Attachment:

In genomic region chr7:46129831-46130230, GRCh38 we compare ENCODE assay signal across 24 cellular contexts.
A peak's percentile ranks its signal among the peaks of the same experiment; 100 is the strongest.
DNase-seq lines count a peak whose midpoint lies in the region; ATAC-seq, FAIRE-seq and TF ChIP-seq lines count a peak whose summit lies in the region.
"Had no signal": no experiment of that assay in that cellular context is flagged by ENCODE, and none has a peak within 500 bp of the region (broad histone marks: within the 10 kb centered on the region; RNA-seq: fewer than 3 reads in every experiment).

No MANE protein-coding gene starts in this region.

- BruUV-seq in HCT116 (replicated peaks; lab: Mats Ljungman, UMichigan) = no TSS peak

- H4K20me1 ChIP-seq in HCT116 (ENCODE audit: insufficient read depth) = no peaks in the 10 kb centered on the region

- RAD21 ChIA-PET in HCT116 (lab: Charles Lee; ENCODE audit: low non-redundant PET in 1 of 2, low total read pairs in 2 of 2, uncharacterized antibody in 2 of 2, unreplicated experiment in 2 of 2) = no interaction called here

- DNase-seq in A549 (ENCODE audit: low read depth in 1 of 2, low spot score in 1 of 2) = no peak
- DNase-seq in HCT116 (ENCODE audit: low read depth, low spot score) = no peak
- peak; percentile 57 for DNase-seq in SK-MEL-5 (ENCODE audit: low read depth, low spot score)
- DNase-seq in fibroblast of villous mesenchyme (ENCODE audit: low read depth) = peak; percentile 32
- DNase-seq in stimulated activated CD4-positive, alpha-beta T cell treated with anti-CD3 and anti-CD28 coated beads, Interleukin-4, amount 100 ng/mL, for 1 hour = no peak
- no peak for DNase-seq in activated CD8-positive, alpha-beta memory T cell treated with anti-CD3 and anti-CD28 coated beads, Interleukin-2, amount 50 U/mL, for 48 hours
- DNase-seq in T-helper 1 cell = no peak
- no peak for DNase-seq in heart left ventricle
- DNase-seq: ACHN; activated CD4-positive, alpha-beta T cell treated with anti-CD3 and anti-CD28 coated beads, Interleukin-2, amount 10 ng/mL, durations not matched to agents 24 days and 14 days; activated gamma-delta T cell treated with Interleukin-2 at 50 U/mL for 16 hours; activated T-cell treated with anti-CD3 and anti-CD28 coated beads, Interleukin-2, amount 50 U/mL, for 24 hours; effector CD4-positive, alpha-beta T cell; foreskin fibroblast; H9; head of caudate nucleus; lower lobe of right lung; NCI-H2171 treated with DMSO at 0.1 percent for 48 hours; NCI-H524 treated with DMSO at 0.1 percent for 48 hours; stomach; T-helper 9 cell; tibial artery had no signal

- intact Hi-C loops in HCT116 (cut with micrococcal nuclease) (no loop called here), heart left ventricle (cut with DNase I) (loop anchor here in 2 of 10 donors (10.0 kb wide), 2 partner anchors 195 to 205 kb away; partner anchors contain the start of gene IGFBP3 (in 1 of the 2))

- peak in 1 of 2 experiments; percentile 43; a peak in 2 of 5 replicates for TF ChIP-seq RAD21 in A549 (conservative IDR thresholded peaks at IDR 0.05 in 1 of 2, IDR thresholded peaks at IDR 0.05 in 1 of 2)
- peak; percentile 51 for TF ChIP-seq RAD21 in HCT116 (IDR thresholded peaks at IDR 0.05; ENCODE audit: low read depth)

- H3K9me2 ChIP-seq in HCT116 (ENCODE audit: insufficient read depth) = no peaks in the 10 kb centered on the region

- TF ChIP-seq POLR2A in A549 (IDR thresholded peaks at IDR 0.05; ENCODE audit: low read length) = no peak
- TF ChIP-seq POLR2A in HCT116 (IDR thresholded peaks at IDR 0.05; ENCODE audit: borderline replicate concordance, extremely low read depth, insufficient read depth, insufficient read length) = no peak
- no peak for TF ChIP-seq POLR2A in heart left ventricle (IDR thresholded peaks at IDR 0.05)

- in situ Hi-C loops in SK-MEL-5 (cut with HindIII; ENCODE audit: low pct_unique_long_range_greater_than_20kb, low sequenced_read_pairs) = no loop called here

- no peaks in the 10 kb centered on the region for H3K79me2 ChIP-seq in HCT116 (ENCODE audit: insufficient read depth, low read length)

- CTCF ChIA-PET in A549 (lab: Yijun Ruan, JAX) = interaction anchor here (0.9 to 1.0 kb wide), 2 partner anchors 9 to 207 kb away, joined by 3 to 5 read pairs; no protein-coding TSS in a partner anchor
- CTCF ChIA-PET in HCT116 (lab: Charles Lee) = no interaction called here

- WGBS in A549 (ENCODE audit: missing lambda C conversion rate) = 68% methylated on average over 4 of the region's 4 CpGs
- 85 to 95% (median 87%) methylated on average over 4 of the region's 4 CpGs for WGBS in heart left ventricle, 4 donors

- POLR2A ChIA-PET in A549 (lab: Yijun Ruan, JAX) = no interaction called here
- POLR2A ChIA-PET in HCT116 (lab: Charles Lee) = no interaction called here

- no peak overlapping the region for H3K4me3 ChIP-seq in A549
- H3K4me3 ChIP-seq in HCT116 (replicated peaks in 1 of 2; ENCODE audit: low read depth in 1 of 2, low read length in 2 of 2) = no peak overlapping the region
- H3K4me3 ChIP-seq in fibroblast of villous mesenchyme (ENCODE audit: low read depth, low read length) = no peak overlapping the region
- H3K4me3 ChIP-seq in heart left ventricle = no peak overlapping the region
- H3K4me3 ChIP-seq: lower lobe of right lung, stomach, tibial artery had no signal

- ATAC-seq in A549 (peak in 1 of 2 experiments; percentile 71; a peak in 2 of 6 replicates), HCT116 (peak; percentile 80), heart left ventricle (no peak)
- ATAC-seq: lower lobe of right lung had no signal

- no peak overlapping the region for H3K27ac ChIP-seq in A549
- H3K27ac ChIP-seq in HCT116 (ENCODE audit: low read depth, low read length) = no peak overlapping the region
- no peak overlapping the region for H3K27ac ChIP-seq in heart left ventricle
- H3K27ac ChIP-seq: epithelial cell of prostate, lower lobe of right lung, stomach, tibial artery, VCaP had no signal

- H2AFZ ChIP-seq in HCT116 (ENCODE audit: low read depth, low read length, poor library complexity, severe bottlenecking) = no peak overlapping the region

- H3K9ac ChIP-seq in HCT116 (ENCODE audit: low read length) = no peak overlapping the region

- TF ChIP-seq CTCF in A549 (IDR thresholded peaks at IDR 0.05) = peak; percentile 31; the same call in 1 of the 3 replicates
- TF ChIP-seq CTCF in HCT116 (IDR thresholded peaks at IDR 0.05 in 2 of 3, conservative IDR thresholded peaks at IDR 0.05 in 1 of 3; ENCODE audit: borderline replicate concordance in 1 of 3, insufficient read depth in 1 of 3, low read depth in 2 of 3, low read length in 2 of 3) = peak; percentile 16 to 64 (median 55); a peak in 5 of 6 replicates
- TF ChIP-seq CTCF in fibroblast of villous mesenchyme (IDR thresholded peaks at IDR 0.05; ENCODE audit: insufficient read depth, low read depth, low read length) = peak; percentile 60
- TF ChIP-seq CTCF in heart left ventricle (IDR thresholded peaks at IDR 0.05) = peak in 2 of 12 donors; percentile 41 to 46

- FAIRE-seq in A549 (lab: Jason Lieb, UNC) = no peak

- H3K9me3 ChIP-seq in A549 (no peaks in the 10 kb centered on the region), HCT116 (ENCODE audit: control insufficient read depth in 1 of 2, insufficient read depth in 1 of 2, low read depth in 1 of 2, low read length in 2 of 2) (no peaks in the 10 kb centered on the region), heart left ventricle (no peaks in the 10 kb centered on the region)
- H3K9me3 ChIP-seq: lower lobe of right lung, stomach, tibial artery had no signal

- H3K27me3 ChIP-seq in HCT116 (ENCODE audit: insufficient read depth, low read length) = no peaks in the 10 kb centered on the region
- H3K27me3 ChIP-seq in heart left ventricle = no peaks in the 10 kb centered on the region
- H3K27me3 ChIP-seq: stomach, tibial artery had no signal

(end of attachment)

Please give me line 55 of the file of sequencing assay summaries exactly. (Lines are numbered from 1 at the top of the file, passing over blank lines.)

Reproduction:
- H3K27me3 ChIP-seq: stomach, tibial artery had no signal